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Google takes on intrusive interstitials

Starting next January, Google will be modifying its mobile search results to lower the ranking of sites that use interstitials that interfere with the users experience. In a blog post announcing the change they explain:

Pages that show intrusive interstitials provide a poorer experience to users than other pages where content is immediately accessible. This can be problematic on mobile devices where screens are often smaller. To improve the mobile search experience, after January 10, 2017, pages where content is not easily accessible to a user on the transition from the mobile search results may not rank as highly.

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While this doesn’t have any effect on email delivery, I think it’s noteworthy to mention here for 2 reasons.
First, many interstitials are subscription boxes. If subscription boxes are considered an “intrusive interstitial” then websites may suffer lower visitation due to lower Google ranking. This will result in fewer signups from mobile devices. Removing the interstitial will reduce signup rates, another unwelcome consequence to this change. I don’t have a good solution, although it may be as simple as not showing interstitials to users coming directly from Google. Folks who use interstitials for signups should be looking at this issue now.
Second, it clearly demonstrates the priority Google puts on user experience. Many users get frustrated when they go to a site and there is immediately something blocking the information they’re looking for. Google has heard this and is trying to make their results less frustrating for users. This attitude is also a part of their filtering and blocking decisions. Mail that is deemed annoying or frustrating for users may go to the bulk folder, even when they’re lacking overt spam signs. We’ve certainly seen cases where mail gets filtered with no clear reason other than “people have reported mail like this as spam.”
Overall, I think consumers will appreciate the new search ranking algorithm. I think marketers are going to have to adapt in many ways, not the least of which is figuring out how to collect email addresses without compromising search engine rankings.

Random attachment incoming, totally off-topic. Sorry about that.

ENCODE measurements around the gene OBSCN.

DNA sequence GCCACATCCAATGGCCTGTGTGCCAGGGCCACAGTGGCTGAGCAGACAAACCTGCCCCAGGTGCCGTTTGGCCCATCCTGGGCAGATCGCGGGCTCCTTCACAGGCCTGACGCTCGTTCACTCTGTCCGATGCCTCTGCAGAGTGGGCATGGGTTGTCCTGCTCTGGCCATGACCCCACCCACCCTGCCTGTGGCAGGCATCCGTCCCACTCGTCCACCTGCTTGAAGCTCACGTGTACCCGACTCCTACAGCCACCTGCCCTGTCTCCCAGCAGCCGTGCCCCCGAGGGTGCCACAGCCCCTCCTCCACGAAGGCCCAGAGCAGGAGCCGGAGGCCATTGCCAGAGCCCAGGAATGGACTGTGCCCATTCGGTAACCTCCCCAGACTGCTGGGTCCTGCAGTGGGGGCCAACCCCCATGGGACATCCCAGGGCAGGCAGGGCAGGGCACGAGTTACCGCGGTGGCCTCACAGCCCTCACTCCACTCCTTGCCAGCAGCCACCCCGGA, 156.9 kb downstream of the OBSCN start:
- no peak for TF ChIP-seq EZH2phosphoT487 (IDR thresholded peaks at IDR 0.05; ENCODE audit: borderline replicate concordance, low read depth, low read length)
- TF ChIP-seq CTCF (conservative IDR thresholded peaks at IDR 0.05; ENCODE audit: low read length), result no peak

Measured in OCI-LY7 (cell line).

4 comments

  1. Kelson says

    Interstitial signup boxes are an obstacle to usability, whether you’re coming from a search result or somewhere else.
    1. If I’ve never been to your site before, I’m *not* going to sign up for a newsletter *before* I read your article and figure out whether it’s worth it!
    2. If I have been to your site before, I need to let my browser store a cookie for your site just to avoid the pop-up. Even if I’ve already signed up for your newsletter, or decided to follow your RSS or social media feed instead. (I have my browser set to discard all cookies at the end of a browsing session except for those sites that I want to keep logged in. I realize this makes me less typical but it also makes these first-visit pop-ups even more annoying.)
    And that’s on a desktop. Let’s not even get into the problems on mobile devices where the interstitial won’t close properly because it’s bigger than the viewport, or animates itself so slowly that the close button doesn’t register a tap, or breaks the close script but not the open script, etc.

  2. Fazal Majid says

    Like Kelson, I find email signup bleg interstitials incredibly annoying, to the point I was considering creating an AdBlock list just for them.

  3. David K. M. Klaus says

    Mr. Majid, please do so at your earliest convenience. It would be a great goodness, I think.

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